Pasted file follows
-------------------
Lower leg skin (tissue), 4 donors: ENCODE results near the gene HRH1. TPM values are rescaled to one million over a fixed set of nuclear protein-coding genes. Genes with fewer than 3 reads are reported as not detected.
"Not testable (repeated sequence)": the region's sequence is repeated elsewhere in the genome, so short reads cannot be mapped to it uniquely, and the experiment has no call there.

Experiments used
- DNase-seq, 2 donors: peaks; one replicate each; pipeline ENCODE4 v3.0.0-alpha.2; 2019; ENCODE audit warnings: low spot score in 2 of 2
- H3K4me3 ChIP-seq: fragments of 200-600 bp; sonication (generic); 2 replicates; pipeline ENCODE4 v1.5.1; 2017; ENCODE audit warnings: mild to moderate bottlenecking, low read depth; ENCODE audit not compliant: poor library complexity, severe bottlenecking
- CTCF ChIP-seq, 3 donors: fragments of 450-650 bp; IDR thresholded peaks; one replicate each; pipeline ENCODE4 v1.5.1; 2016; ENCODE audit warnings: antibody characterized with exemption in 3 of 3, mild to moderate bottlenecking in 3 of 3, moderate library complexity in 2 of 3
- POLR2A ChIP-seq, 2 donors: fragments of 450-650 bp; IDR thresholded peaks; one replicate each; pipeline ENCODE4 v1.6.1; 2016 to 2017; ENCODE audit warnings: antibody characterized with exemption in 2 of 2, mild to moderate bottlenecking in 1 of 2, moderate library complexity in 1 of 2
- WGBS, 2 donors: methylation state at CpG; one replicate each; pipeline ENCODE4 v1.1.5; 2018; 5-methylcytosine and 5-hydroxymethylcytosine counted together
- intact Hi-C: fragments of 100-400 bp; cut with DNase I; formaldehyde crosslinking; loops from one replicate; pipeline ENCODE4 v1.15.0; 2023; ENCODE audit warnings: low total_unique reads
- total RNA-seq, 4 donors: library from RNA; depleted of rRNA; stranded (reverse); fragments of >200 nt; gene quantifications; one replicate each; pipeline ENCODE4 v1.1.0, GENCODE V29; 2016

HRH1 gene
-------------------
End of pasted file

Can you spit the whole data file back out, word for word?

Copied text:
Lower leg skin (tissue), 4 donors: ENCODE results near the gene HRH1. TPM values are rescaled to one million over a fixed set of nuclear protein-coding genes. Genes with fewer than 3 reads are reported as not detected.
"Not testable (repeated sequence)": the region's sequence is repeated elsewhere in the genome, so short reads cannot be mapped to it uniquely, and the experiment has no call there.

Experiments used
- DNase-seq, 2 donors: peaks; one replicate each; pipeline ENCODE4 v3.0.0-alpha.2; 2019; ENCODE audit warnings: low spot score in 2 of 2
- H3K4me3 ChIP-seq: fragments of 200-600 bp; sonication (generic); 2 replicates; pipeline ENCODE4 v1.5.1; 2017; ENCODE audit warnings: mild to moderate bottlenecking, low read depth; ENCODE audit not compliant: poor library complexity, severe bottlenecking
- CTCF ChIP-seq, 3 donors: fragments of 450-650 bp; IDR thresholded peaks; one replicate each; pipeline ENCODE4 v1.5.1; 2016; ENCODE audit warnings: antibody characterized with exemption in 3 of 3, mild to moderate bottlenecking in 3 of 3, moderate library complexity in 2 of 3
- POLR2A ChIP-seq, 2 donors: fragments of 450-650 bp; IDR thresholded peaks; one replicate each; pipeline ENCODE4 v1.6.1; 2016 to 2017; ENCODE audit warnings: antibody characterized with exemption in 2 of 2, mild to moderate bottlenecking in 1 of 2, moderate library complexity in 1 of 2
- WGBS, 2 donors: methylation state at CpG; one replicate each; pipeline ENCODE4 v1.1.5; 2018; 5-methylcytosine and 5-hydroxymethylcytosine counted together
- intact Hi-C: fragments of 100-400 bp; cut with DNase I; formaldehyde crosslinking; loops from one replicate; pipeline ENCODE4 v1.15.0; 2023; ENCODE audit warnings: low total_unique reads
- total RNA-seq, 4 donors: library from RNA; depleted of rRNA; stranded (reverse); fragments of >200 nt; gene quantifications; one replicate each; pipeline ENCODE4 v1.1.0, GENCODE V29; 2016

HRH1 gene